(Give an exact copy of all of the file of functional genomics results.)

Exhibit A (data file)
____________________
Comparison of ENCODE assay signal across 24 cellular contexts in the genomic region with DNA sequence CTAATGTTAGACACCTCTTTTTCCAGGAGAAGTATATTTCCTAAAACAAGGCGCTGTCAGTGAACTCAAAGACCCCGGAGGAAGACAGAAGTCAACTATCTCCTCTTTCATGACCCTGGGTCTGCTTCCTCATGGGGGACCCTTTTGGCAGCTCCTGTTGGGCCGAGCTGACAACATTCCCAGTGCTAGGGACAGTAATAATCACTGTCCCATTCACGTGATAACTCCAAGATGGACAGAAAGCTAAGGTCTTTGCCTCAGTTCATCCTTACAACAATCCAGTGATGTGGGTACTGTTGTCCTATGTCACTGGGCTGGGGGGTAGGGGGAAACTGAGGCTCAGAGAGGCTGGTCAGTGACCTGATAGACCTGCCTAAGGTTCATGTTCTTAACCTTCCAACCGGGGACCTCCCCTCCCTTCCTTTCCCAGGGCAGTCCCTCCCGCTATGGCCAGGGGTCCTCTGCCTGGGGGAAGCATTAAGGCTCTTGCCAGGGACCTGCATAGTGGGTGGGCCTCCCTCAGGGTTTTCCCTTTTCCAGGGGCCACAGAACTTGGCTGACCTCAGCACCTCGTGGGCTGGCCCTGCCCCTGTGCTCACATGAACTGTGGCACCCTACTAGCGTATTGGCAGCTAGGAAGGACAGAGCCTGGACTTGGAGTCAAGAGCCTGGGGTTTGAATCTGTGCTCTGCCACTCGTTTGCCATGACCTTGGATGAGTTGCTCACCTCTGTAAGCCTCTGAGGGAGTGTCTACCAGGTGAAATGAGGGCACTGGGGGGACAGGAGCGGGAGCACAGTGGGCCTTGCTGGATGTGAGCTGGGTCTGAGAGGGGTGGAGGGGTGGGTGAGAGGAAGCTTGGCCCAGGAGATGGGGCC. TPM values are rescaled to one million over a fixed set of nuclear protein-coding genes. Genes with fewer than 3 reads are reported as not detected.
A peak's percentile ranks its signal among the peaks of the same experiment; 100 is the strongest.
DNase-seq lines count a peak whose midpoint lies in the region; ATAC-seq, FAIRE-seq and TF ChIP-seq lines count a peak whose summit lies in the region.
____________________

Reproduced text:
Comparison of ENCODE assay signal across 24 cellular contexts in the genomic region with DNA sequence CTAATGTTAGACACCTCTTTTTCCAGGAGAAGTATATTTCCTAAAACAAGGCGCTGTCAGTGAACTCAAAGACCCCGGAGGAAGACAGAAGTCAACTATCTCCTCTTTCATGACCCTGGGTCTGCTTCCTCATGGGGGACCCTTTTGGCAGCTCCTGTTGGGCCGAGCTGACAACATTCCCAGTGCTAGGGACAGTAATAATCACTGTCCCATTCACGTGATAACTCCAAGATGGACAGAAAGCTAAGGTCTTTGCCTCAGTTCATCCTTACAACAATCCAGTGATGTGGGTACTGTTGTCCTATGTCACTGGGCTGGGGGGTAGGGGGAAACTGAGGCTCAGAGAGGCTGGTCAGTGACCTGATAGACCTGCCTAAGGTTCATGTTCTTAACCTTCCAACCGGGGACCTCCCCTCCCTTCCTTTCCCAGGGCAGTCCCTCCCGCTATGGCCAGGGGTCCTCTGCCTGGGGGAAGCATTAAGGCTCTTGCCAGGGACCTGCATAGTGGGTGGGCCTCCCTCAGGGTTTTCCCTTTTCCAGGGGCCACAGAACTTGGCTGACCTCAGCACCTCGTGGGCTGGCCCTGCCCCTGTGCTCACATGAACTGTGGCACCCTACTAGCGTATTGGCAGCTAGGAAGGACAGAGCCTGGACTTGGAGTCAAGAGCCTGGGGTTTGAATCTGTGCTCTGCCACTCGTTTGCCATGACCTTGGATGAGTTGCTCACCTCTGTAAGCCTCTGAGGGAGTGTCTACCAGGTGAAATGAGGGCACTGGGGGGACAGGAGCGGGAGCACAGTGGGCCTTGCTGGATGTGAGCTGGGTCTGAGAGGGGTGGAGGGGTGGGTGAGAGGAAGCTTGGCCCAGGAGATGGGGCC. TPM values are rescaled to one million over a fixed set of nuclear protein-coding genes. Genes with fewer than 3 reads are reported as not detected.
A peak's percentile ranks its signal among the peaks of the same experiment; 100 is the strongest.
DNase-seq lines count a peak whose midpoint lies in the region; ATAC-seq, FAIRE-seq and TF ChIP-seq lines count a peak whose summit lies in the region.